In another illustrative embodiment, the electrode comprises a sintered body which is rounded at the discharge end or has a point. The sintered body comprises tungsten, while the pressed-in core pin comprises rhenium, rhenium-plated tungsten or molybdenum.

A particularly advantageous method of producing a sintered electrode according to the invention is based on the metal injection moulding process known per se. The principle is explained in detail in the parallel application No. Ser. No. 09/149,419. This parallel application is expressly incorporated by reference. An overview may be found in the article “Overview of Powder Injection Molding” by P. J. Vervoort et al., in: Advanced Performance Materials 3, pp. 121-151 (1996).

For the sintered electrode of the invention, the following specific process steps are used:

provision of an essentially spherical, in particular monocrystalline, metal powder of high-melting metal such as tungsten, tantalum, molybdenum, osmium, iridium or rhenium or an alloy of these metals, where the powder has the following properties:

the mean particle size of the metal powder is from 2 to 100 μm;

the particle size distribution covers a range from at most 20% below to at most 20% above the mean;

preparation of a feedstock mixture of powder and binder (often also referred to as wax) and possibly polymer;

injection of the mixture into an injection moulding tool;

chemical and thermal removal of the binder (dewaxing);

sintering at a temperature of about 0.6 to 0.8 times the melting point of the metal used.

In a particularly preferred embodiment, the mixture is injected around a core pin in the injection moulding tool and joined to this core pin during sintering.

Such electrodes have a significantly better operating life. Investigations on metal halide lamps having a power of 150 W show that when using metal powders having a particle size of 5 or 20 μm, the maintenance of the light flux after 1000 hours is in each case 95% of the initial light flux. In contrast thereto, a drop in the light flux after 1000 hours to values of from 83 to 90% is observed in the prior art (conventional pin electrode of doped tungsten material).

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Referenced by
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US7485257 *Sep 28, 2005Feb 3, 2009H.C. Starck GmbhValve metal powders
US7652415 *Oct 20, 2005Jan 26, 2010General Electric CompanyElectrode materials for electric lamps and methods of manufacture thereof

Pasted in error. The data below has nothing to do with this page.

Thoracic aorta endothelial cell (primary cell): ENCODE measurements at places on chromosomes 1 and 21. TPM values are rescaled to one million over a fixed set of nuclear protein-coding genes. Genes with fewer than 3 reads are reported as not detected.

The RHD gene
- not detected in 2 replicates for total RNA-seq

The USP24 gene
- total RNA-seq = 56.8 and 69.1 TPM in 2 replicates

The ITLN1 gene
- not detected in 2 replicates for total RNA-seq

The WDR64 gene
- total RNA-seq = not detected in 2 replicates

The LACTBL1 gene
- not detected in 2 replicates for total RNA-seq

US7666348 *May 8, 2006Feb 23, 2010Hitachi Powdered Metals Co., Ltd.Heating and kneading metal powder composed of molybdenum and tungsten and a binder composed of a thermoplastic resin and a wax, supplying the raw material into hole of a die and compacting into cup-shaped green compact by pressing the raw material by a punch; good electric discharge characteristics
US7808180May 25, 2004Oct 5, 2010Koninklijke Philips Electronics N.V.Thorium-free electrode with improved color stability
US7825603 *Dec 21, 2005Nov 2, 2010Koninklijke Philips Electronics N.V.Lighting assembly and method of operating a discharge lamp
US7843137 *Mar 29, 2006Nov 30, 2010Ngk Insulators, Ltd.Luminous vessels
US8581493Nov 10, 2010Nov 12, 2013Osram AgCeramic electrode for a high-pressure discharge lamp
US8698384 *Mar 16, 2007Apr 15, 2014Kabushiki Kaisha ToshibaSintered electrode for cold cathode tube, and cold cathode tube and liquid crystal display device using the sintered electrode
US20140041589 *Aug 7, 2012Feb 13, 2014Veeco Instruments Inc.Heating element for a planar heater of a mocvd reactor
DE102009055123A1Dec 22, 2009Jun 30, 2011Osram Gesellschaft mit beschränkter Haftung, 81543Keramische Elektrode für eine Hochdruckentladungslampe
EP1708247A1 *Mar 29, 2006Oct 4, 2006Ngk Insulators, Ltd.Luminous vessel comprising sintered body fixed to feedthrough
EP1708248A1 *Mar 29, 2006Oct 4, 2006Ngk Insulators, Ltd.Composite bodies: Sintered body connected to oblong conductor
WO2004105082A2 *May 25, 2004Dec 2, 2004Francis Martin Jozef DeprezThorium-free electrode with improved color stability
WO2006048797A2 *Oct 28, 2005May 11, 2006Koninkl Philips Electronics NvDischarge lamp, electrode, and method of manufacturing an electrode portion of a discharge lamp
WO2010001316A1 *Jun 26, 2009Jan 7, 2010Philips Intellectual Property & Standards GmbhMercury-free and zinc-free high intensity gas-discharge lamp
WO2011018741A2 *Aug 6, 2010Feb 17, 2011Koninklijke Philips Electronics N.V.Mercury-free high intensity gas-discharge lamp
WO2011085839A2Nov 10, 2010Jul 21, 2011Osram Gesellschaft mit beschränkter HaftungCeramic electrode for a high-pressure discharge lamp
Classifications
U.S. Classification428/544, 75/247, 428/637, 419/8, 419/19, 445/46, 428/670, 428/636, 419/23, 419/38, 428/566, 313/311, 419/20, 313/346.00R, 428/663, 428/550, 428/662, 428/553, 419/27, 428/660, 428/655, 75/248, 419/66, 428/656, 428/664, 428/665, 75/245
International ClassificationH01J9/04, H01J61/073, C22C1/04
Cooperative ClassificationH01J61/0735
European ClassificationH01J61/073B
Legal Events
DateCodeEventDescription
Jun 4, 2013FPExpired due to failure to pay maintenance fee
Effective date: 20130417
Apr 17, 2013LAPSLapse for failure to pay maintenance fees
Nov 26, 2012REMIMaintenance fee reminder mailed
Sep 5, 2008FPAYFee payment
Year of fee payment: 8
Sep 17, 2004FPAYFee payment
Year of fee payment: 4
Aug 18, 1998ASAssignment
Owner name: PATENT-TREUHAND-GESELLSCHAFT FUER ELEKTRISCHE GLUE
Free format text: ASSIGNMENT OF ASSIGNORS INTEREST;ASSIGNORS:FROMM, DIETRICH;ALTMANN, BERNHARD;GRASER, WOLFRAM;AND OTHERS;REEL/FRAME:009501/0859;SIGNING DATES FROM 19980721 TO 19980730